Cadets, are not Robots/Clones. Following order from superiors blindly. They are thinking, breathing individuals.

    During the Nuremberg trials of NAZIs in Nuremberg, Germany; after World War II. The defense of the German Military NAZIs were: ” We were just following orders”…so, they gassed more than 8 million Jews, German political opponents, and other ethnic minorities. There are times to follow orders. And, there are times, when you follow a higher moral callings. We have to be sure, the Military Academy does not produce: Robots, Clones, Murderers, Political Opportunists, Thieves, Liars, etc…”Eternal vigilance is the price of liberty…”, says a proverb…

    1. your analogy is irrelevant. the honor code has long existed for decades and has been kept sacred by a brotherhood only known to a few, which, unfortunately and obviously, you do not belong to, and neither do I. i am also a taxpayer but i leave it all to the people of the AFP particularly of the PMA with full trust as to how they run their business in defense of our country. i have seen a good number of heroes from PMA in our military and in the government that did very well and even paid the ultimate sacrifice just so we could eat, live, work, and be happy with our families and enjoy the freedom they were sworn to protect. you must be happy that these cadets, as young as they are, know and try to imbibe and practice the code of honesty instilled in them which most of us from the civilian society feels so bad about. we have the right to know but we don’t have the right to influence their decision. We pay taxes so they could do their job. They are just doing their job.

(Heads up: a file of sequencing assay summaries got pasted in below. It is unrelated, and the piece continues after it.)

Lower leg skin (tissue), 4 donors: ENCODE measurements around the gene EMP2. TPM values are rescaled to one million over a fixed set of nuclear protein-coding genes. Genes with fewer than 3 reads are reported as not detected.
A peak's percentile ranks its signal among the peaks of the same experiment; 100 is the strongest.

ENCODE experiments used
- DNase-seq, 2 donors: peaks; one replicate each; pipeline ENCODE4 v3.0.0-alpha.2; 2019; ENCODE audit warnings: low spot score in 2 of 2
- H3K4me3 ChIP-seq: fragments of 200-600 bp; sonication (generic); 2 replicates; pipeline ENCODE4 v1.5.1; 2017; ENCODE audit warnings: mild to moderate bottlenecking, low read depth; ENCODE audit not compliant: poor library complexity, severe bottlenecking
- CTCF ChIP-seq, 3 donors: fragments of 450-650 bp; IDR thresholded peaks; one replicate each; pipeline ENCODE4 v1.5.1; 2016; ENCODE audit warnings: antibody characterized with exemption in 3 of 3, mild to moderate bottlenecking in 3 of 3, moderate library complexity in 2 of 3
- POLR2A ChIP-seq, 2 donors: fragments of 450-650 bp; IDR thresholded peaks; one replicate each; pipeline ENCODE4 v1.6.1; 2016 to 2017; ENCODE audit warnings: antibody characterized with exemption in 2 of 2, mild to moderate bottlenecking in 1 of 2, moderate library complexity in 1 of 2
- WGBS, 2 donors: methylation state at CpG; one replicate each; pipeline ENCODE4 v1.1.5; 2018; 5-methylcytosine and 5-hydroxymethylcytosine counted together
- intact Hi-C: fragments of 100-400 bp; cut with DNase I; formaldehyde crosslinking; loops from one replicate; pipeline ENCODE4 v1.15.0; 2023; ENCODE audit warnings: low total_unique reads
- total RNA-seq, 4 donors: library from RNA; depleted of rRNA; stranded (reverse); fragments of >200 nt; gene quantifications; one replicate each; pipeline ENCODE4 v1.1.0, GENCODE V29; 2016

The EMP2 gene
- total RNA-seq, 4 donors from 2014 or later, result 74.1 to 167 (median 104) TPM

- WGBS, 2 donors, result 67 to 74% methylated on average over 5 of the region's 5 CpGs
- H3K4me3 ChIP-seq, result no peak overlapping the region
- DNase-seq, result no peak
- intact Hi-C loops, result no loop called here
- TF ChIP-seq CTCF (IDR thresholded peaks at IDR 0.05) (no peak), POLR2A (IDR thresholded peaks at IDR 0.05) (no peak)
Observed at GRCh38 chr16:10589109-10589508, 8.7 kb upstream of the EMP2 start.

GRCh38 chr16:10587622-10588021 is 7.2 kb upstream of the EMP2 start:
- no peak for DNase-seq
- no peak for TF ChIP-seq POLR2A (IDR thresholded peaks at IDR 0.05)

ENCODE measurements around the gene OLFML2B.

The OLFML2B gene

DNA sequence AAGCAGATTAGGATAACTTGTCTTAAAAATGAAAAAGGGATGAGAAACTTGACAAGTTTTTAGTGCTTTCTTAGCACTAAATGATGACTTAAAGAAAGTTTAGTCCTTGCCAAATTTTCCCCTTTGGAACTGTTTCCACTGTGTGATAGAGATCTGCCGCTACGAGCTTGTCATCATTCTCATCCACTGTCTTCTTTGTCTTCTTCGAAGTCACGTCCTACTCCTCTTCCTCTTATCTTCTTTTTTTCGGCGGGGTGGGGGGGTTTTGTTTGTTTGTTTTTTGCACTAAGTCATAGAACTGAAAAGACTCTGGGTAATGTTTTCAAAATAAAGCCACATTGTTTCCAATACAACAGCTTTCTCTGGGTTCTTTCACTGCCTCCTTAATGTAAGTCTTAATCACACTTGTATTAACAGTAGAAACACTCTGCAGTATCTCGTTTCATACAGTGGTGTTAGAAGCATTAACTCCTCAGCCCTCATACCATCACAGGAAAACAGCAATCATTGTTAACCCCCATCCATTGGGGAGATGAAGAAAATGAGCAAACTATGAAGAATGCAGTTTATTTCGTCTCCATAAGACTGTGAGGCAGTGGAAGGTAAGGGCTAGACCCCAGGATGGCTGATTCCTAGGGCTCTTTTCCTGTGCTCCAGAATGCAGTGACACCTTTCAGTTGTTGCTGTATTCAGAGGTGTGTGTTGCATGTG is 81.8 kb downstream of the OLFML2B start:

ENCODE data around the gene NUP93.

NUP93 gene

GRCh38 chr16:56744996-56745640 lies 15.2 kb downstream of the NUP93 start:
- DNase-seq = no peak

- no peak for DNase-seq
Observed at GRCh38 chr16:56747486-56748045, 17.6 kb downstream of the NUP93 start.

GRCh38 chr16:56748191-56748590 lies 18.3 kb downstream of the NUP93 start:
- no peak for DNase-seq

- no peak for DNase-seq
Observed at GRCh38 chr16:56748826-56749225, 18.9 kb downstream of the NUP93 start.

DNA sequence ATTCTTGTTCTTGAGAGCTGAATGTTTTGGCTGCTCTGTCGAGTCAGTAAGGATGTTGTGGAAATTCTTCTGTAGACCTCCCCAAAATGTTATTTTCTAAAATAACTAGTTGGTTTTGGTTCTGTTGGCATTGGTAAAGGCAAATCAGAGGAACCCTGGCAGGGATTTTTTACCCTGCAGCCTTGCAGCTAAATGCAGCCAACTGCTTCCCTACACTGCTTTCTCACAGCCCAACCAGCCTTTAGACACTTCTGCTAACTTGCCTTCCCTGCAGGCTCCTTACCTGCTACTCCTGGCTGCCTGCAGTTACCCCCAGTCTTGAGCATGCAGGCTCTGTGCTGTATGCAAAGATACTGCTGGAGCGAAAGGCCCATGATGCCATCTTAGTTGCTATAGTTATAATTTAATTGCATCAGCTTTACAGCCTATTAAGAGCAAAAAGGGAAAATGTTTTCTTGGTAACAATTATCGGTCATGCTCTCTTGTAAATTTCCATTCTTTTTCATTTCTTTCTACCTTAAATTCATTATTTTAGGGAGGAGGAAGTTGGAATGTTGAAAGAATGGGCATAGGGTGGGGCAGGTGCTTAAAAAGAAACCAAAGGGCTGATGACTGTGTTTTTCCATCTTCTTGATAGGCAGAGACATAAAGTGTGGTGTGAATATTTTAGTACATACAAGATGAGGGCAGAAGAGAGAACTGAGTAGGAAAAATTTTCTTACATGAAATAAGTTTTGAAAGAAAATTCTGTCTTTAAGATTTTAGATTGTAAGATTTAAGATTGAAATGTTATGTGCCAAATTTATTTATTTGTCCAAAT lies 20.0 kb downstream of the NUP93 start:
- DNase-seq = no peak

These cadets did not follow orders from anybody. They followed what was agreed upon in the code.They had to do it because they are obliged to do it. Cadet Cudia must have known that because he once agreed to it. He broke the code, he has to live with what whatever consequences. He knows that.

    2. I stand for what I wrote. There is no sacred institution on this Earth; much more the military…soldiers are trained for war. They are not immuned to graft and corruption. They can be tempted of power, also..

  8. This website is so fascistic in a good way.Me like.Discipline is needed always.Cudia should have learned his place and stop whining. Rules are Rules.The law is the law.

  9. Rules are rules.The Honor Com should have respected the 8-1 vote…that’s the honorable thing to do. From the start, there is envy and conflict of interest. There should be control in the system..control from people who are abusive of their power.